Significant issues of private international received notable attention in the federal courts over this past month.
We’ll begin with an issue that has long-tortured consensus in federal courts: anti-suit injunctions. Over three years ago, Judge Selya outlined a split of circuit authority over the “legal standards to be employed in determining whether the power to enjoin an international proceeding should be exercised.” Quaak v. Klynveld Peat Marwick Goerdeler Bedrijfsrevisoren, 3161 F.3d 11 (1st Cir. 2004). The application of these standards – whichever are employed – dictates when the power “should be exercised.” These decisions, however, say nothing of the threshold inquiry of when they “can be exercised.” The Second and (now) Eleventh Circuits believe that the discretionary balancing test articulated by Quaak is triggered only if the domestic action is “dispositive” of the foreign action; the Ninth and First Circuits take a bit more lenient approach, and engage in a comity-analysis so long as the actions are “substantially similar.”
In Canon Latin America, Inc. v. Lantech S.A., No. 07-13571 (11th Cir., November 21, 2007), a party sought to enjoin a Costa Rican action that, in essence, sought damages under Costa Rican law for the unlawful termination of a exclusive distributorship agreement. The opposing party brought an action in the Southern District of Florida to declare the non-exclusivity portions of the distributorship valid. The Court of Appeals vacated an anti-suit injunction because, “strictly” speaking, the domestic action would not “dispos[e] of . . . statutory rights that are unique to Costa Rica.” In a footnote, the panel noted the disagreement among the circuits; to wit, the Ninth and First Circuit have, in strikingly similar circumstances, found the threshold inquiry satisfied and proceeded to determine whether an injunction “should” issue. Id. at n. 8. The decision of the Eleventh Circuit is located here.
In a second development, the Sixth Circuit has re-weighed-in on a significant disagreement governing The Hague Convention on the Civil Aspects of International Child Abduction. The pivotal question in Robert v. Tesson, No. 06-3889 (6th Cir., November 14, 2007) concerns how to determine a child’s “habitual residence” under the Convention. The Ninth and Eleventh Circuits generally give dispositive weight to the “subjective intention of the parents” in answering this question. The Sixth Circuit, in line with the Third and Seventh Circuits, pins habitual residence on the place where there is a “degree of settled purpose from the child’s perspective.” The decision in Robert, which includes a studious examination of the Convention, its text and intent, can be found here.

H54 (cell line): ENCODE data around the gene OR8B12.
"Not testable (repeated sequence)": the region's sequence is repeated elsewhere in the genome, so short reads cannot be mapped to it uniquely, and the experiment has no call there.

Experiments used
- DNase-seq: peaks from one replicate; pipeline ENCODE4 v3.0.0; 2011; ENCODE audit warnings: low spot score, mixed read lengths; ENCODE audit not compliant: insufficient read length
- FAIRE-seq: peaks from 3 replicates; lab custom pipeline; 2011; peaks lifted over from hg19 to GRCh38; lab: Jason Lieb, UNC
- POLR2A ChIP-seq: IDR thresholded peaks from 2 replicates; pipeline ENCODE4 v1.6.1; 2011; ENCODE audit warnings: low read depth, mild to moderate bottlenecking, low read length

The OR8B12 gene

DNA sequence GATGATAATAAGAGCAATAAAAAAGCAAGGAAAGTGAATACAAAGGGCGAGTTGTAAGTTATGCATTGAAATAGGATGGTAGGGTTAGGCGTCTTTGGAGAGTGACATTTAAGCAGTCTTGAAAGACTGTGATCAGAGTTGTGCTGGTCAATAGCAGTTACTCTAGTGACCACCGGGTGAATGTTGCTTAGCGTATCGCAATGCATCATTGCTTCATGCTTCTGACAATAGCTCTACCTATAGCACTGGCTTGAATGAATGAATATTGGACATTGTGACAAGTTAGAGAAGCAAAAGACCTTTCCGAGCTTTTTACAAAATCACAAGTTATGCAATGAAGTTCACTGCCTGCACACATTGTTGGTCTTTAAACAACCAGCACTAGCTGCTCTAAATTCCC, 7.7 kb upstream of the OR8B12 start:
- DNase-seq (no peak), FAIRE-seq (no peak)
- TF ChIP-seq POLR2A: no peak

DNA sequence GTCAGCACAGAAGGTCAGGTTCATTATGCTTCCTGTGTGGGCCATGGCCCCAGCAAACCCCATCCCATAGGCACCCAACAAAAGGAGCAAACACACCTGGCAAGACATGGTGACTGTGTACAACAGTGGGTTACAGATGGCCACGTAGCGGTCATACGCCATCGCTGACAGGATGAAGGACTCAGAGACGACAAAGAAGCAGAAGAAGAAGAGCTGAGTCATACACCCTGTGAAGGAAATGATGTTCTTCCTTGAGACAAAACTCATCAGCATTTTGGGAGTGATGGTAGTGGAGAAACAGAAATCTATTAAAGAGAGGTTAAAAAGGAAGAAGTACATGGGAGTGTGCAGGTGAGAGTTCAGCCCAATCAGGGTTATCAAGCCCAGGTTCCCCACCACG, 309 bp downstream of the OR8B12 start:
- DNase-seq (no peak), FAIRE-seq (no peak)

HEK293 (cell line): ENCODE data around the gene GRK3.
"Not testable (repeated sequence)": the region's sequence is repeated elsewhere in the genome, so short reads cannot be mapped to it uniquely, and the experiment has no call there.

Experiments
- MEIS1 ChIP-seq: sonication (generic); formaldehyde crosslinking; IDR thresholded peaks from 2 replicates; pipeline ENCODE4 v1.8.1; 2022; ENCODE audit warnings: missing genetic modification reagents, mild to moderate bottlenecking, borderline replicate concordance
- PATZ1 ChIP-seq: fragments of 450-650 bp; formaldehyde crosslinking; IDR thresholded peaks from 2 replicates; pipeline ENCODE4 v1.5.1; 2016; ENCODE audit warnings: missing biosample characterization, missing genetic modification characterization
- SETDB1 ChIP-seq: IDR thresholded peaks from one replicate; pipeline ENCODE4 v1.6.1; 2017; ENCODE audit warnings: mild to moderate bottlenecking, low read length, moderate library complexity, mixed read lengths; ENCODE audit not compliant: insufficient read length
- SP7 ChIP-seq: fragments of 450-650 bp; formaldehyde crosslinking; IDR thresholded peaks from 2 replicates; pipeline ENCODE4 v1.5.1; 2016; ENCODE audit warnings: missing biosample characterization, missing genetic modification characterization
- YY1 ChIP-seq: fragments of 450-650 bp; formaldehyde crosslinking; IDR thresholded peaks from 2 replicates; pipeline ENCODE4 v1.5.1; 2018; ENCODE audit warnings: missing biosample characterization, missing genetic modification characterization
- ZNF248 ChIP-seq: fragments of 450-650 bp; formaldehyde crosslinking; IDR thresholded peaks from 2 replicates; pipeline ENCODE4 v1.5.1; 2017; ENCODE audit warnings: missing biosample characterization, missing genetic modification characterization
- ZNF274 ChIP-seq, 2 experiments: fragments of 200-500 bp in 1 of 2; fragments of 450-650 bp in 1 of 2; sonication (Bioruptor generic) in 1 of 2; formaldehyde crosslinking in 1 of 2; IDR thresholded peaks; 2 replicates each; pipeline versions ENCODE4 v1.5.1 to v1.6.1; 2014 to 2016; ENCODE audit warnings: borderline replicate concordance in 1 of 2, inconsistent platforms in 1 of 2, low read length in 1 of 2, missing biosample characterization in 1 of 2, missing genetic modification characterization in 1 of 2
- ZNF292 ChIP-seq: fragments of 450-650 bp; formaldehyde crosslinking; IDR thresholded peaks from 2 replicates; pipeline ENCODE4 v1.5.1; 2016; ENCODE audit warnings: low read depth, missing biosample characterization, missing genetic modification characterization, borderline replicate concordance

Finally, the Supreme Court has granted certiorari in a significant case concerning the foreign policy implications of a private lawsuit, and will most likely receive a compelling petition to hear another. In Republic of Phillipines v. Pimentel, the Court agreed to consider a dispute over money stolen by the late Philippines dictator Ferdinand Marcos. The money is now in a U.S. bank account, and the court will consider whether it can be distributed to individuals asserting claims for human rights abuses against Marcos in the absence of the Republic from the case (who is asserting sovereign immunity). The ruling by the Ninth Circuit Court to allow the distribution would allegedly prejudice cases pending in the Philippines on the same issue. Appearing as amicus curiae, the Solicitor General asserts on behalf of the Republic that the willingness of lower U.S. courts to get involved “raises significant concerns,” that “threatens to undermine” the ability of the United States to assert sovereign immunity in foreign courts in similar circumstances or to enforce its judgments abroad. The Ninth Circuit’s decision is available here, and the Solicitor General’s brief is available here.
A similar case is on the verge of Supreme Court review was previously noted on this site. Khulumani v. Barclay Nat’l Bank, No. 05-2141 (2d Cir.) concerns claims against various multinational corporations stemming from decades of apartheid in South Africa. Remarkably, in its recent decision in Sosa v. Alvarez-Machain, the Court held in a footnote that this very case presents a “strong argument” for deferring to the Executive Branch, which has steadfast opposed the suit on the grounds of foreign policy. A majority of the Second Circuit panel that allowed the claims to proceed held that outright dismissal was “premature” in light of a Supreme Court footnote. Along with the mandate of its “foreshadowing footnote,” Lyle Denniston at SCOTUSBlog points out that review by the Court would also
give the Justices an opportunity to clarify . . . its June 2004 ruling in the Sosa case. That decision clearly left the courthouse door ajar to claims of human rights abuses, if they were confined to “a relatively modest set of actions alleging violations of the law of nations…a small number of international norms.” [While] Justice David H. Souter, called for “judicial caution” and for “great caution in adapting the law of nations to private rights,” . . . Justice Antonin Scalia suggested that the claim of discretionary power in the U.S. courts to create rights to sue to enforce international law was deeply flawed.
See this post for more details and links to the decision and briefs.